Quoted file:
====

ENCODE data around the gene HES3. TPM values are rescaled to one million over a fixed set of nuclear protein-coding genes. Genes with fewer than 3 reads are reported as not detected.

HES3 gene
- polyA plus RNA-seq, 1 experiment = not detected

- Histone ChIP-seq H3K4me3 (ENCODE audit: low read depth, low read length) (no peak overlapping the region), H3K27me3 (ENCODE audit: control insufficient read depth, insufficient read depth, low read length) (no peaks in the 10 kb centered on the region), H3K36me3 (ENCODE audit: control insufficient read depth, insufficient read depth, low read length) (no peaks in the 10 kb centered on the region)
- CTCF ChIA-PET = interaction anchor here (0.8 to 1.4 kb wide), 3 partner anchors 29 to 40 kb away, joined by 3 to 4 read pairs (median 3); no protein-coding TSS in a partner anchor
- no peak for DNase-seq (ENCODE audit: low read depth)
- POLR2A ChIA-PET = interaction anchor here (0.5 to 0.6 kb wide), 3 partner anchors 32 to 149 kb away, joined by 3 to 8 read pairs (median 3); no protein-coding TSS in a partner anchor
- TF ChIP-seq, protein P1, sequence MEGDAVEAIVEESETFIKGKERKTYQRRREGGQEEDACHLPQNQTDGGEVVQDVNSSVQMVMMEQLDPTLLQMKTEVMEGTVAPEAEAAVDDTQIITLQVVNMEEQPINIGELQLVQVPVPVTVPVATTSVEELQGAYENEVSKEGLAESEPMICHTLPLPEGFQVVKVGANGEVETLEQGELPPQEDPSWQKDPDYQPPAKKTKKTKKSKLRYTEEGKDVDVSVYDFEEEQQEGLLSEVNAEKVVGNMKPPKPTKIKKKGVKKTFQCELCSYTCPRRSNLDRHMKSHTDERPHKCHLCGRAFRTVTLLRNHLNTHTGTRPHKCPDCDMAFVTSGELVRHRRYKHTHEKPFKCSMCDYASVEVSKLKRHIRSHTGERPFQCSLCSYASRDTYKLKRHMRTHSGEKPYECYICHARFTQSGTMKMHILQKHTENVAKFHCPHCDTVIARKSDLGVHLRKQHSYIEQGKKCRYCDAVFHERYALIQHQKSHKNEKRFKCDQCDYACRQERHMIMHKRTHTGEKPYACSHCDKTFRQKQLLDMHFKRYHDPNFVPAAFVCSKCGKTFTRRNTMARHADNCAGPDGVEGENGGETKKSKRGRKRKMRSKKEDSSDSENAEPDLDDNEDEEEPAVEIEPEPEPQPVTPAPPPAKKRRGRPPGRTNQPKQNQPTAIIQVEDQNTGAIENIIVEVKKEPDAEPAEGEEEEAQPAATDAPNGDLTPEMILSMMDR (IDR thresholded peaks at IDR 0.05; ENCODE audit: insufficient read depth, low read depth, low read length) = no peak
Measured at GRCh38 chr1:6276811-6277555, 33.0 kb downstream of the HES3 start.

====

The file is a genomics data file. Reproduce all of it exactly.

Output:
ENCODE data around the gene HES3. TPM values are rescaled to one million over a fixed set of nuclear protein-coding genes. Genes with fewer than 3 reads are reported as not detected.

HES3 gene
- polyA plus RNA-seq, 1 experiment = not detected

- Histone ChIP-seq H3K4me3 (ENCODE audit: low read depth, low read length) (no peak overlapping the region), H3K27me3 (ENCODE audit: control insufficient read depth, insufficient read depth, low read length) (no peaks in the 10 kb centered on the region), H3K36me3 (ENCODE audit: control insufficient read depth, insufficient read depth, low read length) (no peaks in the 10 kb centered on the region)
- CTCF ChIA-PET = interaction anchor here (0.8 to 1.4 kb wide), 3 partner anchors 29 to 40 kb away, joined by 3 to 4 read pairs (median 3); no protein-coding TSS in a partner anchor
- no peak for DNase-seq (ENCODE audit: low read depth)
- POLR2A ChIA-PET = interaction anchor here (0.5 to 0.6 kb wide), 3 partner anchors 32 to 149 kb away, joined by 3 to 8 read pairs (median 3); no protein-coding TSS in a partner anchor
- TF ChIP-seq, protein P1, sequence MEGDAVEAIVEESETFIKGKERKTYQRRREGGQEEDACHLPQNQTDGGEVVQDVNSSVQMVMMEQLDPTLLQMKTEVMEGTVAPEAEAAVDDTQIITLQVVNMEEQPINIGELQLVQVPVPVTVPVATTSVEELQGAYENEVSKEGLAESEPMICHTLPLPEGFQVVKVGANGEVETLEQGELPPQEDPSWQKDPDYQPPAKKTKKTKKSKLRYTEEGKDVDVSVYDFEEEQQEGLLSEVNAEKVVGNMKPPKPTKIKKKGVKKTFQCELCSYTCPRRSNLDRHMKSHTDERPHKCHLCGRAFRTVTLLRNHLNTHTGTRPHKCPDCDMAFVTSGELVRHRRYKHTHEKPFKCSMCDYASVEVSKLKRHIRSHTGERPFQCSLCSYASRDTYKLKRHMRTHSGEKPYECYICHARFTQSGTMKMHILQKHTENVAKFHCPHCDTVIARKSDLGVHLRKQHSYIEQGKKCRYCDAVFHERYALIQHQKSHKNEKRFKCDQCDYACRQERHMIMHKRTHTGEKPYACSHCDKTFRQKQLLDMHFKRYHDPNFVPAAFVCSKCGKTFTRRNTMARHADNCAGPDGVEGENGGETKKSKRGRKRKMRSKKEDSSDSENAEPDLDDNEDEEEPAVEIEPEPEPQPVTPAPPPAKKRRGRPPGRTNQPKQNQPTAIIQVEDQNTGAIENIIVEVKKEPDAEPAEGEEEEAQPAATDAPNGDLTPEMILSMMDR (IDR thresholded peaks at IDR 0.05; ENCODE audit: insufficient read depth, low read depth, low read length) = no peak
Measured at GRCh38 chr1:6276811-6277555, 33.0 kb downstream of the HES3 start.